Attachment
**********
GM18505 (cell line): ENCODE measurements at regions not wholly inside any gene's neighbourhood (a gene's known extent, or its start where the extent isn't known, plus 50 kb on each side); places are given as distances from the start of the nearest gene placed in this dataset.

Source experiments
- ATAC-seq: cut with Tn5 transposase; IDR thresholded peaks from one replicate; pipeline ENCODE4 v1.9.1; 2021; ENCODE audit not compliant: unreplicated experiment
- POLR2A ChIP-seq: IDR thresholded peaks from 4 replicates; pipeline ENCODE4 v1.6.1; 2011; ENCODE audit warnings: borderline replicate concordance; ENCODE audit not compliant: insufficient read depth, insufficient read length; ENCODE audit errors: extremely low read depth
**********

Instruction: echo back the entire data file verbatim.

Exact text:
GM18505 (cell line): ENCODE measurements at regions not wholly inside any gene's neighbourhood (a gene's known extent, or its start where the extent isn't known, plus 50 kb on each side); places are given as distances from the start of the nearest gene placed in this dataset.

Source experiments
- ATAC-seq: cut with Tn5 transposase; IDR thresholded peaks from one replicate; pipeline ENCODE4 v1.9.1; 2021; ENCODE audit not compliant: unreplicated experiment
- POLR2A ChIP-seq: IDR thresholded peaks from 4 replicates; pipeline ENCODE4 v1.6.1; 2011; ENCODE audit warnings: borderline replicate concordance; ENCODE audit not compliant: insufficient read depth, insufficient read length; ENCODE audit errors: extremely low read depth